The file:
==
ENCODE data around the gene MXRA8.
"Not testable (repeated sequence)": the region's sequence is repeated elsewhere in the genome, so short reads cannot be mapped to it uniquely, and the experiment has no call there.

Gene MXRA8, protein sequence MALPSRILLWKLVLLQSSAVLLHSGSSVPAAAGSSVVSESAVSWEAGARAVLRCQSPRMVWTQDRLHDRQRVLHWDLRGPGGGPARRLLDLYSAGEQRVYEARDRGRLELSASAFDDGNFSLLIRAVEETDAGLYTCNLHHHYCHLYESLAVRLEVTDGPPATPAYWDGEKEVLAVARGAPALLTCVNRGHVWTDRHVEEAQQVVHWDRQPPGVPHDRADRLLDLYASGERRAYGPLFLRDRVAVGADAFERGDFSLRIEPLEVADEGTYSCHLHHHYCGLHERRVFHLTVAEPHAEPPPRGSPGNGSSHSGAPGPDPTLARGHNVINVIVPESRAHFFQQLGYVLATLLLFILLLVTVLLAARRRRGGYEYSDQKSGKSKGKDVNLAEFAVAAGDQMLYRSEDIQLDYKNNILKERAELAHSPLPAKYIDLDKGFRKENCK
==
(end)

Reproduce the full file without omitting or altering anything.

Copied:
ENCODE data around the gene MXRA8.
"Not testable (repeated sequence)": the region's sequence is repeated elsewhere in the genome, so short reads cannot be mapped to it uniquely, and the experiment has no call there.

Gene MXRA8, protein sequence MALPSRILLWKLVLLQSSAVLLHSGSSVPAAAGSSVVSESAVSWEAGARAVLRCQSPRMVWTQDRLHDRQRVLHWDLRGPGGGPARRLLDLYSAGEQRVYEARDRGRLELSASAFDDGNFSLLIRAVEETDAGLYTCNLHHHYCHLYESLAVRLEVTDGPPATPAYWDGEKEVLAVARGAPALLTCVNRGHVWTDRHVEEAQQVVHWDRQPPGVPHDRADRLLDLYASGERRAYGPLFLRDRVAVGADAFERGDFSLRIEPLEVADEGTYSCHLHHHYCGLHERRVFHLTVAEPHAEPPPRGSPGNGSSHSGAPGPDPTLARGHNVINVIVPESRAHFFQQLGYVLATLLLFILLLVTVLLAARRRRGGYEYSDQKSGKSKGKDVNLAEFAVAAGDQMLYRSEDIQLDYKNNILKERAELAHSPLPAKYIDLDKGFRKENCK